September 2016
Volume 57, Issue 12
Open Access
ARVO Annual Meeting Abstract  |   September 2016
The Effect of BH4 Supplementation in Retinal Ischemia
Author Affiliations & Notes
  • Ciara Cunning
    Queen's University Belfast, Ballymena, United Kingdom
  • Kevin Edgar
    Queen's University Belfast, Ballymena, United Kingdom
  • Tom A Gardiner
    Queen's University Belfast, Ballymena, United Kingdom
  • Denise McDonald
    Queen's University Belfast, Ballymena, United Kingdom
  • Footnotes
    Commercial Relationships   Ciara Cunning, None; Kevin Edgar, None; Tom Gardiner, None; Denise McDonald, None
  • Footnotes
    Support  British Heart Foundation, DEL
Investigative Ophthalmology & Visual Science September 2016, Vol.57, 2705. doi:
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      Ciara Cunning, Kevin Edgar, Tom A Gardiner, Denise McDonald; The Effect of BH4 Supplementation in Retinal Ischemia. Invest. Ophthalmol. Vis. Sci. 2016;57(12):2705.

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      © ARVO (1962-2015); The Authors (2016-present)

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Abstract

Purpose : Retinopathy of prematurity (ROP) is a serious sight-threatening complication of therapeutic hyperoxia caused by oxidative insult to the immature retinal blood vessels leading to tissue ischemia and hypoxia-induced neovascularisation. Previously we have shown that tissue hypoxia induces the production of the pro-inflammatory mediators TNFα and inducible nitric oxide synthase (iNOS). iNOS is dependent upon the co-factor tetrahydrobiopterin (BH4) absence of which leads to aberrant production of superoxide. As we have previously shown that BH4 is depleted by hyperoxia, we investigated the contribution of BH4 to inflammation-induced damage in the murine model of oxygen-induce retinopathy (OIR) using hph-1 mice that are deficient in GTPCH, the rate limiting enzyme for the production of BH4.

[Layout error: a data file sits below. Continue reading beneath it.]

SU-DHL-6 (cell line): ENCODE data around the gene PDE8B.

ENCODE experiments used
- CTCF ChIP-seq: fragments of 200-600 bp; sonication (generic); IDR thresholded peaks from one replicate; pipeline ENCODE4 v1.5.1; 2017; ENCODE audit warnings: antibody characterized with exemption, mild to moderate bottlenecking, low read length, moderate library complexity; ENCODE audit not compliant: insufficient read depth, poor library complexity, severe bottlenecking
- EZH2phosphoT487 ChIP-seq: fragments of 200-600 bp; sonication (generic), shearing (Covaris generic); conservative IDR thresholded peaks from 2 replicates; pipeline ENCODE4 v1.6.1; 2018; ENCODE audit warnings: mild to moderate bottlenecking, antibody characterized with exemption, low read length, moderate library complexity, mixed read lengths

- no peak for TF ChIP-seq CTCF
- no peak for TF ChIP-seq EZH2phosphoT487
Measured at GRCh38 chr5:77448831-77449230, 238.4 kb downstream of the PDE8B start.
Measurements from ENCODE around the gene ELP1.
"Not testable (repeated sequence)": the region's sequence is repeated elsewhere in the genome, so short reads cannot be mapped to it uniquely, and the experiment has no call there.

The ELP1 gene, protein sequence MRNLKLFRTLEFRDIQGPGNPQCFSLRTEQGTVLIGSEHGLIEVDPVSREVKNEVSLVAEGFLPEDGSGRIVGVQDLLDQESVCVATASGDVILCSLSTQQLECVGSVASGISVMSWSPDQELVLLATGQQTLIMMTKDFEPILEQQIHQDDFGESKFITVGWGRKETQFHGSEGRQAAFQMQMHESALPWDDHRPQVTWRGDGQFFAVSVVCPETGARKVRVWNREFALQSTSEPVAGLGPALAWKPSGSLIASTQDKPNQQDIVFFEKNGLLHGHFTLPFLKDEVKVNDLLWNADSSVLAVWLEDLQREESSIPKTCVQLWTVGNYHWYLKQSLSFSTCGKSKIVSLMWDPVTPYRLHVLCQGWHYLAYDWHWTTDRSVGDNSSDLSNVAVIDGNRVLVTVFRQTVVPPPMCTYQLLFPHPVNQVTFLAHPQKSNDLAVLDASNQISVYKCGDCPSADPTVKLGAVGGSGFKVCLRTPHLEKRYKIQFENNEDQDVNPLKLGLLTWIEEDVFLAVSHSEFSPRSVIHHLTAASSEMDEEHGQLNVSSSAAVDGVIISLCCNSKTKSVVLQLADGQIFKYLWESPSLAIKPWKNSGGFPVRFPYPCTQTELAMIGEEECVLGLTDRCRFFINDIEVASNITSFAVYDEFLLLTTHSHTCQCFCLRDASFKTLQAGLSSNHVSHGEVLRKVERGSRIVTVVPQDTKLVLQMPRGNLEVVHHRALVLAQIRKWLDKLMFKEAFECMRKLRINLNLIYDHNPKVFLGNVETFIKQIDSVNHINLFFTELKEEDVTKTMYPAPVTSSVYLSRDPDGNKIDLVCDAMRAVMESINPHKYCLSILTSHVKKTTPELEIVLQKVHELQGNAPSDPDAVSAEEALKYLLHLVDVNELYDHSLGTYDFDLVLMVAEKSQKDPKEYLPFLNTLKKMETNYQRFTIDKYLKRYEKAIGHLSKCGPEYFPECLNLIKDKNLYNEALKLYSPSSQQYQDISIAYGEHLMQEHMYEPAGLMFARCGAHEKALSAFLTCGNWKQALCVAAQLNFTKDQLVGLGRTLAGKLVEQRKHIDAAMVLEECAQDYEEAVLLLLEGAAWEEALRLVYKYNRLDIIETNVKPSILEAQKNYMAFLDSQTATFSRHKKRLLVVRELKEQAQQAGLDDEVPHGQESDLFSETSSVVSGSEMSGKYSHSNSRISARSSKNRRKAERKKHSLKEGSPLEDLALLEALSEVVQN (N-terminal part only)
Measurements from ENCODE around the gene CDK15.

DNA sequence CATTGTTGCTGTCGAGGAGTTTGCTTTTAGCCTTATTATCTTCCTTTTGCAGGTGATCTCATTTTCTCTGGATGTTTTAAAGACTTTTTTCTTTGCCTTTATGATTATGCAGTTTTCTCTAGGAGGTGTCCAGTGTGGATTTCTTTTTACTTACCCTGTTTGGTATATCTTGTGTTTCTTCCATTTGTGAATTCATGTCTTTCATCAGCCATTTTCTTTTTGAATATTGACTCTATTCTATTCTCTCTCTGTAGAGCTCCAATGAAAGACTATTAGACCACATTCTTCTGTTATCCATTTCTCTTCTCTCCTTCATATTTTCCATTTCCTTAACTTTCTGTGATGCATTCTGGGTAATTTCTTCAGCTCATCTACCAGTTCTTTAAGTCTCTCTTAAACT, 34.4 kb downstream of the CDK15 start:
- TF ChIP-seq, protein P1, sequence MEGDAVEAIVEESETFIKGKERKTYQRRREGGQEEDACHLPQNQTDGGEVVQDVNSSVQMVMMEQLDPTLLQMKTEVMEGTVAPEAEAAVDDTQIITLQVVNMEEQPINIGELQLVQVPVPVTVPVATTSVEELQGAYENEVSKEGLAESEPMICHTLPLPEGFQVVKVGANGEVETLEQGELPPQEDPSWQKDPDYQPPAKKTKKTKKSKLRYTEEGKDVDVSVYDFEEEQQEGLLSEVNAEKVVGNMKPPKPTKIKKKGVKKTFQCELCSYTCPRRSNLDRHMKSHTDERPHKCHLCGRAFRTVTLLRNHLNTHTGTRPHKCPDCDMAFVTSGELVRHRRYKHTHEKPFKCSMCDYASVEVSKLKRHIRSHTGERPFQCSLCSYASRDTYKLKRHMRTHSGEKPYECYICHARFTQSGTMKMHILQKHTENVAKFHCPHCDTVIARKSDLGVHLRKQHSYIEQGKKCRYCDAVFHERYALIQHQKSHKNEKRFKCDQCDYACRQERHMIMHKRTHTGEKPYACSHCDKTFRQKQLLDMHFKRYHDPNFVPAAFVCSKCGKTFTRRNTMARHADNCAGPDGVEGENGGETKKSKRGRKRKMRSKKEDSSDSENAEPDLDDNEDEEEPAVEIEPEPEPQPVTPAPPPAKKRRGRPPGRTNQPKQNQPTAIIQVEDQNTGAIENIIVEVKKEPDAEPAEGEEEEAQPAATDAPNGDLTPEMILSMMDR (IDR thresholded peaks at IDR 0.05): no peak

Methods : Wild type, hph-1 heterozygotic (hph-1+/-) and hph-1 homozygotic (hph-1-/-) mice were subjected to oxygen induced retinopathy (OIR) by exposure to hyperoxia from postnatal day (P) 7 to P12. On return to room air at P12, treatment was commenced with the BH4 precursor sepiapterin or vehicle control (VC) and retinal, lung and brain tissue was collected 48h later at P14. BH4 levels were determined by HPLC analysis, NOS activity by Activity Assay, apoptosis by TUNEL and superoxide by dihydroethidium (DHE) fluorescence. Gene expression was measured by qPCR. Retinal flat mounts were stained with lectin to visualise vascular area and microglial cell density.

Results : HPLC analysis confirmed a decrease in BH4 levels from WT, through hph-1+/- to hph-1-/-, which was elevated following sepiapterin supplementation. NOS activity was reflective of BH4 levels, decreasing across genotypes and enhanced in the presence of BH4. INOS gene expression was unaltered by supplementation. Notably, BH4 supplementation caused a significant decrease in hypoxia-induced TUNEL staining in the inner nuclear layer (INL) with decreases of 54% in WT, 31% in hph-1+/- and 20% in hph-1-/- animals. In addition, BH4 treated groups had significantly diminished superoxide formation with the WT, hph-1+/- and hph-1-/- groups showing decreases in DHE fluorescence of 41%, 40% and 44% respectively. This correlated with a trend towards increased vascular coverage.

Conclusions : Together our results demonstrate that BH4 supplementation exerts a neuro-protective effect during the ischaemic-hypoxic phase of OIR by modulating the cellular redox state.

This is an abstract that was submitted for the 2016 ARVO Annual Meeting, held in Seattle, Wash., May 1-5, 2016.

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